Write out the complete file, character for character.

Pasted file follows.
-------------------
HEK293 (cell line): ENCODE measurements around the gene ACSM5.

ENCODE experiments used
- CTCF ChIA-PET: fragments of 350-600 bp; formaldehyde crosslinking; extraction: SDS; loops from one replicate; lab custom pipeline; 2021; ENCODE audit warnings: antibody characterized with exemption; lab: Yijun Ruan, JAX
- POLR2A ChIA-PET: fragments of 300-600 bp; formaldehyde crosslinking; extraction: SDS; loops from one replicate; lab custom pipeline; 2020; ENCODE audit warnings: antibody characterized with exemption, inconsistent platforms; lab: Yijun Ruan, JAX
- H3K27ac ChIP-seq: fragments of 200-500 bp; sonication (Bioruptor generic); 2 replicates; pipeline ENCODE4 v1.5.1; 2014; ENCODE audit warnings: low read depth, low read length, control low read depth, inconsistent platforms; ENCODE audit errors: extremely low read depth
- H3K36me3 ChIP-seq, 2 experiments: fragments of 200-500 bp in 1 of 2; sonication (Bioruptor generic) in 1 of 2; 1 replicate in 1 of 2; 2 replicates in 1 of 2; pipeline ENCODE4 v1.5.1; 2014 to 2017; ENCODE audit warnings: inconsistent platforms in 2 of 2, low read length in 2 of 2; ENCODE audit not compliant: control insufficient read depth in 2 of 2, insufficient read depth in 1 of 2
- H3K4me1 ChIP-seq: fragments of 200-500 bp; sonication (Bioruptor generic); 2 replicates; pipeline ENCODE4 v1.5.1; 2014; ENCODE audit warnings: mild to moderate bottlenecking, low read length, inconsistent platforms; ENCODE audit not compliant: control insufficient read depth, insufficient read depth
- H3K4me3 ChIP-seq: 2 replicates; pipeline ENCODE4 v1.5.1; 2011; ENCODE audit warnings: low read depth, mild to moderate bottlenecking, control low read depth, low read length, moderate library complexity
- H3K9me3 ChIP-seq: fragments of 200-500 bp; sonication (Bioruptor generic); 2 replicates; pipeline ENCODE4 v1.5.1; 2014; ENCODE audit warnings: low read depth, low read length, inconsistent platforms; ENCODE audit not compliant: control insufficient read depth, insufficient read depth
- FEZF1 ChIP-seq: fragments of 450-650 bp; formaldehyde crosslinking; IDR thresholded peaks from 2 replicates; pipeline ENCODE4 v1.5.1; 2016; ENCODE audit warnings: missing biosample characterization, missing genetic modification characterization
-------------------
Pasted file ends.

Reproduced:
HEK293 (cell line): ENCODE measurements around the gene ACSM5.

ENCODE experiments used
- CTCF ChIA-PET: fragments of 350-600 bp; formaldehyde crosslinking; extraction: SDS; loops from one replicate; lab custom pipeline; 2021; ENCODE audit warnings: antibody characterized with exemption; lab: Yijun Ruan, JAX
- POLR2A ChIA-PET: fragments of 300-600 bp; formaldehyde crosslinking; extraction: SDS; loops from one replicate; lab custom pipeline; 2020; ENCODE audit warnings: antibody characterized with exemption, inconsistent platforms; lab: Yijun Ruan, JAX
- H3K27ac ChIP-seq: fragments of 200-500 bp; sonication (Bioruptor generic); 2 replicates; pipeline ENCODE4 v1.5.1; 2014; ENCODE audit warnings: low read depth, low read length, control low read depth, inconsistent platforms; ENCODE audit errors: extremely low read depth
- H3K36me3 ChIP-seq, 2 experiments: fragments of 200-500 bp in 1 of 2; sonication (Bioruptor generic) in 1 of 2; 1 replicate in 1 of 2; 2 replicates in 1 of 2; pipeline ENCODE4 v1.5.1; 2014 to 2017; ENCODE audit warnings: inconsistent platforms in 2 of 2, low read length in 2 of 2; ENCODE audit not compliant: control insufficient read depth in 2 of 2, insufficient read depth in 1 of 2
- H3K4me1 ChIP-seq: fragments of 200-500 bp; sonication (Bioruptor generic); 2 replicates; pipeline ENCODE4 v1.5.1; 2014; ENCODE audit warnings: mild to moderate bottlenecking, low read length, inconsistent platforms; ENCODE audit not compliant: control insufficient read depth, insufficient read depth
- H3K4me3 ChIP-seq: 2 replicates; pipeline ENCODE4 v1.5.1; 2011; ENCODE audit warnings: low read depth, mild to moderate bottlenecking, control low read depth, low read length, moderate library complexity
- H3K9me3 ChIP-seq: fragments of 200-500 bp; sonication (Bioruptor generic); 2 replicates; pipeline ENCODE4 v1.5.1; 2014; ENCODE audit warnings: low read depth, low read length, inconsistent platforms; ENCODE audit not compliant: control insufficient read depth, insufficient read depth
- FEZF1 ChIP-seq: fragments of 450-650 bp; formaldehyde crosslinking; IDR thresholded peaks from 2 replicates; pipeline ENCODE4 v1.5.1; 2016; ENCODE audit warnings: missing biosample characterization, missing genetic modification characterization